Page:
“Shhh, my children. Make sure the blinds are closed tightly. Come to the table, light the candles.” That is how many Jewish children grew up in communist Russia in the 1960s and ’70s. No explanations about their heritage—not about Chanukah, Purim, Passover, or even Shabbat. If they knew nothing, they could not repeat anything that would put their families in peril…

Friday night, the summer of 1979, two hundred small candles are flickering in the dining hall of Camp Emunah, a Jewish camp in upstate New York. The glow of the Shabbat lights is almost as bright as the shining eyes of the little girls who lit them.

Laura had come to America from Russia less than six months before, friendless and speaking no English. Through the kindness of a rabbi, she found herself at a Jewish overnight camp. That summer, she learned to read Hebrew and made new friends. She also became very close to her counselor, Yona, who nurtured her and taught her about her Jewish heritage.

If they knew nothing, they could not repeat anything that would put their families in perilWhile in camp, Laura entered a contest, writing an essay about the experience of lighting candles. It was published, together with many other essays written by young immigrant girls, in a small book entitled A Candle of My Own.

The book was compiled by Mrs. Esther Sternberg at the direct request of the Lubavitcher Rebbe. Its purpose was to inspire women with the importance of the mitzvah of lighting Shabbat candles.

As camp was ending, Yona presented Laura with a prayerbook in which she had pasted a small picture of the Lubavitcher Rebbe. Opposite the picture of the Rebbe, Yona had written the following words of spiritual encouragement in Russian: “. . . Let this siddur with a portrait of this holy Jew be your true guide in your life . . .”

The prayerbook given to Laura by her counselor.
The prayerbook given to Laura by her counselor.

Fast forward 32 years. Laura made a life for herself in America, and now lives in Philadelphia, still friends with many of the women who had come to America from Russia in the late 1970s as young girls. Of these close friends, one is named Yana.

One Shabbat in June 2011, when Yana and her family were at their rabbi’s home for a Shabbat meal, her oldest daughter picked up a small book called A Candle of My Own. As she flipped through it, a name caught her eye: Laura Brovender. She knew that name . . . it was the maiden name of her mother’s close friend. They sat in amazement, reading the sincere words she had written when she was practically the same age as Yana’s own daughters. Yana was so moved by Laura’s words describing the impact of Shabbat candles that she decided to surprise her friend and frame the essay as a gift.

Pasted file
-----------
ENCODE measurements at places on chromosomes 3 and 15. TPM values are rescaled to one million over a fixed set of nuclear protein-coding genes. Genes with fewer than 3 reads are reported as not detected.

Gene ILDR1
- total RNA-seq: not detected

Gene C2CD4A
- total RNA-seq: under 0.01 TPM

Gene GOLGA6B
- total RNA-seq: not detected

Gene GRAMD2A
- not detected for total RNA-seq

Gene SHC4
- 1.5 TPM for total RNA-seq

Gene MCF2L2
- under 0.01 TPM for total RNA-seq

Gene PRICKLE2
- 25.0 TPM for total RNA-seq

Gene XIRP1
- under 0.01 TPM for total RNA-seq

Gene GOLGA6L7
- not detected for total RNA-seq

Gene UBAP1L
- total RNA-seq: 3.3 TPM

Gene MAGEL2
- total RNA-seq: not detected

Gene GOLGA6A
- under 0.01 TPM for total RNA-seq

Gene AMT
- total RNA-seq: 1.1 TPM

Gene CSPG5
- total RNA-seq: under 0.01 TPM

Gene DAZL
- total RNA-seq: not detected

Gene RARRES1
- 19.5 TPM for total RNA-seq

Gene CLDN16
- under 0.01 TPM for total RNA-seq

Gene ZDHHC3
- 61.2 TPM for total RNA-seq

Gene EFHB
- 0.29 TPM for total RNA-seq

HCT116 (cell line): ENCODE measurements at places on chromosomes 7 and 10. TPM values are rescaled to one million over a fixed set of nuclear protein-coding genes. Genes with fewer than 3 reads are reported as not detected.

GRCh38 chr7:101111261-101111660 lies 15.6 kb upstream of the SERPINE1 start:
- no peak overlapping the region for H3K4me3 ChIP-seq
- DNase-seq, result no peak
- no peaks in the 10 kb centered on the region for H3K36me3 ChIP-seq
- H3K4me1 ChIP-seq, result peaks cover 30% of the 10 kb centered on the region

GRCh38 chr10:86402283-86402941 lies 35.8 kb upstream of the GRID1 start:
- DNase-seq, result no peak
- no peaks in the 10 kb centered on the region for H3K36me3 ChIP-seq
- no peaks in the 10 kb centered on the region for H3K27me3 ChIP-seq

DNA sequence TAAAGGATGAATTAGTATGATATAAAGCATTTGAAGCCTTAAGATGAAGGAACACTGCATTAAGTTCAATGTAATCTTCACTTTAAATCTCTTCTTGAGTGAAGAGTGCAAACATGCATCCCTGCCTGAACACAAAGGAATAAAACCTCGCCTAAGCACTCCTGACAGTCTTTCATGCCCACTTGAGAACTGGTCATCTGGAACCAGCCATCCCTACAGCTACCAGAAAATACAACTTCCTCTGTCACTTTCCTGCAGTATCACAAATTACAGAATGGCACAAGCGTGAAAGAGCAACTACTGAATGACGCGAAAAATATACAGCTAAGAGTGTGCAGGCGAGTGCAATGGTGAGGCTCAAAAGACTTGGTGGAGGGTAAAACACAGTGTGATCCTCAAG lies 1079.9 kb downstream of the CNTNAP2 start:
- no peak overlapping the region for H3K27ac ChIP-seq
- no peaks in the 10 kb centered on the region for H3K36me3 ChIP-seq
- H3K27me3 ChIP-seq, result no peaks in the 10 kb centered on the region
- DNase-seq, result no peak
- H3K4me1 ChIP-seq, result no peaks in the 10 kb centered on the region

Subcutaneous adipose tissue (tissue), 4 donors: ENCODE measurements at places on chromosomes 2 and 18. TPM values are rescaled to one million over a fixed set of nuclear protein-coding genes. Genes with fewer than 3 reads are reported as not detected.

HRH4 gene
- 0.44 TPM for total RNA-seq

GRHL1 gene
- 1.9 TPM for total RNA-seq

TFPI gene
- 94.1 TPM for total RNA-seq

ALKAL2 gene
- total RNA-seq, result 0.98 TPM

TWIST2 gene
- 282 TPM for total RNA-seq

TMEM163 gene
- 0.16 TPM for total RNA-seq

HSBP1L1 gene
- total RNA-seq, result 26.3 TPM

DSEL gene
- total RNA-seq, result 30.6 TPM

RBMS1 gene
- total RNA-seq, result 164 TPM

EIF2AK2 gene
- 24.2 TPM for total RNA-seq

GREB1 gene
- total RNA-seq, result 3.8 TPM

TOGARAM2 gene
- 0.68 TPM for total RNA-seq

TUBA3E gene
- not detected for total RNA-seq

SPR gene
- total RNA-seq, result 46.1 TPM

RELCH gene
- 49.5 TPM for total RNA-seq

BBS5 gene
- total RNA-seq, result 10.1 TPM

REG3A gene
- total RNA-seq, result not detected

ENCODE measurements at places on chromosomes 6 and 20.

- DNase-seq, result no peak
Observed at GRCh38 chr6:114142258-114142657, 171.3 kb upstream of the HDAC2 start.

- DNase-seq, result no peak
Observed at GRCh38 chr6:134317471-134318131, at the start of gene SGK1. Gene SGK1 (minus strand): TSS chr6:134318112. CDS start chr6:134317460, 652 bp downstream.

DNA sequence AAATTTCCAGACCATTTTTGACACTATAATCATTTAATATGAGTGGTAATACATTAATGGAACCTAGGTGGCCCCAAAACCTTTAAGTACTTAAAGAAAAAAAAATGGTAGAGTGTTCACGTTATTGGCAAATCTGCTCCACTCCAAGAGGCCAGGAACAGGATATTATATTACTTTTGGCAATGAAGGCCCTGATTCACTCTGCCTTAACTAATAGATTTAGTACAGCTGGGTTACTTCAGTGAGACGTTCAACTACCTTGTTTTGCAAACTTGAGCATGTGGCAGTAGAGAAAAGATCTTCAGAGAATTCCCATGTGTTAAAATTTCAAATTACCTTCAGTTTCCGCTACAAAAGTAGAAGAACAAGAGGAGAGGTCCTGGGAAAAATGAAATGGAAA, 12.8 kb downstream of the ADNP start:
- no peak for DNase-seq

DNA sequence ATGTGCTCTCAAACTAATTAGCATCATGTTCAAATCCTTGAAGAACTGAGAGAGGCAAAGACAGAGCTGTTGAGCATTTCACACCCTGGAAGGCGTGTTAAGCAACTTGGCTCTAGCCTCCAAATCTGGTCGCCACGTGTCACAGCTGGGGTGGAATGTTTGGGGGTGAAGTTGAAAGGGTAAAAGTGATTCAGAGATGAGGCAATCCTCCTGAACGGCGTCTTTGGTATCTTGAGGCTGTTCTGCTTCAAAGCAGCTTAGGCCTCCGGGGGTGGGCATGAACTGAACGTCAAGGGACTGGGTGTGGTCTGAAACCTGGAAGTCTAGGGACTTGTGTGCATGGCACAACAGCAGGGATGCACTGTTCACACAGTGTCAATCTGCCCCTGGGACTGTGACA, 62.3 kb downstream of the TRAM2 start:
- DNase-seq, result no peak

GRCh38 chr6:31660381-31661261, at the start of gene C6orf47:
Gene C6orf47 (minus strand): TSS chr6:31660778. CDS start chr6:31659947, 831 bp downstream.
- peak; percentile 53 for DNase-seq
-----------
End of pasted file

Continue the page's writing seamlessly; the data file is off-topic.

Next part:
After hearing the story, Laura wanted to meet the woman who had compiled the book. They soon connected over the phone, and Mrs. Sternberg immediately became a role model and inspiration to both Yana and Laura. They had the opportunity to hear her speak of her various experiences in her work with the candle-lighting campaign and the publication of A Candle of My Own.

After hearing the story, Laura wanted to meet the woman who had compiled the bookLast December, Yana and Laura went to New York for Shabbat as the guests of Mrs. Sternberg. As they lit Shabbat candles along with their daughters in Mrs. Sternberg’s home, the power of the mitzvah was palpable. The shimmering lights connected them, creating a bond that was felt by all.

But there was still one missing link. Laura wanted to contact Yona, the counselor who had motivated her to write the essay in the first place. She wanted to show Yona the impact she had made on her life, to tell her how her encouragement, kind words and warmth were coming to fruition 32 years later.

Sadly, it was discovered that Yona had perished in a terrible car accident 26 years before. She had left behind a husband and four very small children.

Laura with her family now.
Laura with her family now.

One can only imagine how powerful it was for her now grown children to hear a story about their mother that had never before been told. They knew that their mother had been a tremendous woman, but to learn of one more life that she had touched impacted them greatly.

Laura still had the prayerbook that Yona had given her. Yona’s inscription was still encouraging her and connecting her to her Judaism all these years later. Every time she held that prayerbook, and every prayer uttered from it, was a reminder of the influence Yona had had on her life—and by extension, a reminder of all the lives Yona had touched. It was the warmth of a camp counselor to a little girl whom she would never see again that reignited Laura’s soul.

Laura still had the prayerbook that Yona had given herThere are many beneficiaries of this incredible story. Laura has slowly started to realize that she and her daughter are links in an unbroken chain of Jewish women spanning thousands of years, just like Yona was. Yona kindled and then rekindled a spark in Laura’s soul, and now Laura is able to return that favor by giving Yona’s children a glimpse of who their mother was.

Yona’s children, now married with their own children, are able to peer through yet another small window to see the extraordinary person their mother was. The impact of her actions, done quietly and with little fanfare, can be felt to this very day.

Everyone will meet, hopefully in the not-too-distant future, to connect not only through words, but also now through actions.

When we do a good deed, if we are lucky, we see the immediate impact it has. But we have no idea at the time how far-reaching that act might be. The truth is, we might never know. But as we see from this story, a kindness done over thirty years ago softly lingered until it was rediscovered, and is now inspiring and igniting many more people in an ever-growing circle.